16. Di Jin, Zhijing Jin, Joey Zhou, and Peter Szolovits. 2020. Is BERT really robust? Natural language at- tack on text classification and entailment. In AAAI.

17. Yoon Kim. 2014. Convolutional neural net- works for sentence classification. arXiv preprint arXiv:1408.5882.

18. Aakanksha Naik, Abhilasha Ravichander, Norman M. Sadeh, Carolyn Penstein Rose´, and Graham Neubig. 2018. Stress test evaluation for natural language in- ference. In COLING.

19. Nathan Ng, Kyra Yee, Alexei Baevski, Myle Ott, Michael Auli, and Sergey Edunov. 2019. Face- book fair’s wmt19 news translation task submission. Proceedings of the Fourth Conference on Machine Translation (Volume 2: Shared Task Papers, Day 1).

20. Kishore Papineni, Salim Roukos, Todd Ward, and Wei- Jing Zhu. 2002. BLEU: a method for automatic eval- uation of machine translation. In Proc. of ACL.

21. Tianxiao Shen, Tao Lei, Regina Barzilay, and Tommi Jaakkola. 2017. Style transfer from non-parallel text by cross-alignment. In Advances in Neural Informa- tion Processing Systems 30, pages 6830–6841.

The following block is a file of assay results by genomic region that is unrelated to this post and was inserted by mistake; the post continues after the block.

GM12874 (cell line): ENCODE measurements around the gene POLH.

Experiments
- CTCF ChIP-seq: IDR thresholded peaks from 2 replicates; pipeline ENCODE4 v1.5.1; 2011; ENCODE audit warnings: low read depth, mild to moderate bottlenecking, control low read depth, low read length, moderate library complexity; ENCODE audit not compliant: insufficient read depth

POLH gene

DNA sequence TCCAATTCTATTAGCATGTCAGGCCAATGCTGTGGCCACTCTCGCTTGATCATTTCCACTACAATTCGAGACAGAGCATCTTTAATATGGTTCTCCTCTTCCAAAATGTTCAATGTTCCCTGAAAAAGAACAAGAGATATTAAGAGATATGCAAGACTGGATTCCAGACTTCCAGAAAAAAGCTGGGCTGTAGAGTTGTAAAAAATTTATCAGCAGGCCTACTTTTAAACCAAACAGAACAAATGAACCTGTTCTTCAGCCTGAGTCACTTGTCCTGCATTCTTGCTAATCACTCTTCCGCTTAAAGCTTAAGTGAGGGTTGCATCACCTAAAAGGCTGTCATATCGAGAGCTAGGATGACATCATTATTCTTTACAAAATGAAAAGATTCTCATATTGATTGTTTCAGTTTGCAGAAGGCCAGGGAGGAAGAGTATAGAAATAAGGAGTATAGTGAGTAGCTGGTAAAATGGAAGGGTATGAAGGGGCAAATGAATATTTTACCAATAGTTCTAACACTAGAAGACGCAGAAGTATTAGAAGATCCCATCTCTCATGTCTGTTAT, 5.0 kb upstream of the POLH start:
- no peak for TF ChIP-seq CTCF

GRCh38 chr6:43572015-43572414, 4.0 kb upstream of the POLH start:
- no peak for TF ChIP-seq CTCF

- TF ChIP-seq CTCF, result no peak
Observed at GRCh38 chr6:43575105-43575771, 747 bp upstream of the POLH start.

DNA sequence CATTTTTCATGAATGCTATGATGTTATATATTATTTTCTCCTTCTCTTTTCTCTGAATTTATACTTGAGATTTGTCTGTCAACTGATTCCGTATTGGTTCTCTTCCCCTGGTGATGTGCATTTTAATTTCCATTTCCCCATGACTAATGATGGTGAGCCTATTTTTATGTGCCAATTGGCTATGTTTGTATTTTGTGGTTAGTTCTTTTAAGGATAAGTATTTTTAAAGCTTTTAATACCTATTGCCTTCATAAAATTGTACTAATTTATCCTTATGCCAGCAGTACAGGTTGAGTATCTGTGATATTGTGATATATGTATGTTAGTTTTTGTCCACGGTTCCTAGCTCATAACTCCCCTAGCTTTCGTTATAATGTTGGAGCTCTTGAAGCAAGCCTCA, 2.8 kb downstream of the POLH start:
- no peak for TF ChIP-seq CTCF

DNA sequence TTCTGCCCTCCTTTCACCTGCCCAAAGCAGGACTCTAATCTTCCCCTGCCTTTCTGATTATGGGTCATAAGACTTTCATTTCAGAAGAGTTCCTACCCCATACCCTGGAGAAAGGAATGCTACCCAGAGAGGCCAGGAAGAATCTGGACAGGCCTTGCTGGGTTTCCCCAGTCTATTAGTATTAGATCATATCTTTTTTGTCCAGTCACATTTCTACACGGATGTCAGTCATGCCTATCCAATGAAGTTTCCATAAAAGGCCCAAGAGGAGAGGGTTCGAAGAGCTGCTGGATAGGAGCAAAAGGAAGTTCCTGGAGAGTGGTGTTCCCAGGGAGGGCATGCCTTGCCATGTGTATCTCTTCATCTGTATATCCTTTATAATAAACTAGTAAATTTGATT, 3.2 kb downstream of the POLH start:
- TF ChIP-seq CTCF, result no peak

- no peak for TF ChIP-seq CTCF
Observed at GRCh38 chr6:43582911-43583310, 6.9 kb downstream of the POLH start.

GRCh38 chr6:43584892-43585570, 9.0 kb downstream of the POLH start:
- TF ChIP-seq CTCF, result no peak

22. Huazheng Wang, Zhe Gan, Xiaodong Liu, Jingjing Liu, Jianfeng Gao, and Hongning Wang. 2019. Adversar- ial domain adaptation for machine reading compre- hension. In Proceedings of the 2019 Conference on Empirical Methods in Natural Language Processing and the 9th International Joint Conference on Natu- ral Language Processing (EMNLP-IJCNLP).

23. Zhengli Zhao, Dheeru Dua, and Sameer Singh. 2018. Generating natural adversarial examples. In ICLR.

24. Xiang Zhou, Yixin Nie, Hao Tan, and Mohit Bansal. 2020. The curse of performance instability in analy- sis datasets: Consequences, source, and suggestions. arXiv preprint arXiv:2004.13606.

25. Chen Zhu, Yu Cheng, Zhe Gan, Siqi Sun, Thomas Goldstein, and Jingjing Liu. 2020. Freelb: En- hanced adversarial training for language understand- ing. In ICLR.

Data Availability